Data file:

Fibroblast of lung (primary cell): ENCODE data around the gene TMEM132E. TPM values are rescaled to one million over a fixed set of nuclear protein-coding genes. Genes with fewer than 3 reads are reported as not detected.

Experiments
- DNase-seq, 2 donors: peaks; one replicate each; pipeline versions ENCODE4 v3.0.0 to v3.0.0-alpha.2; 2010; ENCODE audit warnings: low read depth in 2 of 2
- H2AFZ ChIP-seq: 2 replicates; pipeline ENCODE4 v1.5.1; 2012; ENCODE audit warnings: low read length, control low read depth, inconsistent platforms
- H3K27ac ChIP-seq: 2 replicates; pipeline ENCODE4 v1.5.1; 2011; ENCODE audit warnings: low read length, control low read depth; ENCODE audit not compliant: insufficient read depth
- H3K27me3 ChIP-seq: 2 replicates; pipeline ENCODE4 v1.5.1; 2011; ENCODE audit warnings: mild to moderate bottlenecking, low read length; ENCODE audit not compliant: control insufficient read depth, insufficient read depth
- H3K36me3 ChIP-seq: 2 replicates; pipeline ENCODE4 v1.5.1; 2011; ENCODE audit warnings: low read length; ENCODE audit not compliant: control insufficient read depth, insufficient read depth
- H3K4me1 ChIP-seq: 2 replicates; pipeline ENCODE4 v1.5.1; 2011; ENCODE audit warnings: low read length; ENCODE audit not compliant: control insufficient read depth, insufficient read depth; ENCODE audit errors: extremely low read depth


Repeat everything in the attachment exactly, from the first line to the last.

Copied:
Fibroblast of lung (primary cell): ENCODE data around the gene TMEM132E. TPM values are rescaled to one million over a fixed set of nuclear protein-coding genes. Genes with fewer than 3 reads are reported as not detected.

Experiments
- DNase-seq, 2 donors: peaks; one replicate each; pipeline versions ENCODE4 v3.0.0 to v3.0.0-alpha.2; 2010; ENCODE audit warnings: low read depth in 2 of 2
- H2AFZ ChIP-seq: 2 replicates; pipeline ENCODE4 v1.5.1; 2012; ENCODE audit warnings: low read length, control low read depth, inconsistent platforms
- H3K27ac ChIP-seq: 2 replicates; pipeline ENCODE4 v1.5.1; 2011; ENCODE audit warnings: low read length, control low read depth; ENCODE audit not compliant: insufficient read depth
- H3K27me3 ChIP-seq: 2 replicates; pipeline ENCODE4 v1.5.1; 2011; ENCODE audit warnings: mild to moderate bottlenecking, low read length; ENCODE audit not compliant: control insufficient read depth, insufficient read depth
- H3K36me3 ChIP-seq: 2 replicates; pipeline ENCODE4 v1.5.1; 2011; ENCODE audit warnings: low read length; ENCODE audit not compliant: control insufficient read depth, insufficient read depth
- H3K4me1 ChIP-seq: 2 replicates; pipeline ENCODE4 v1.5.1; 2011; ENCODE audit warnings: low read length; ENCODE audit not compliant: control insufficient read depth, insufficient read depth; ENCODE audit errors: extremely low read depth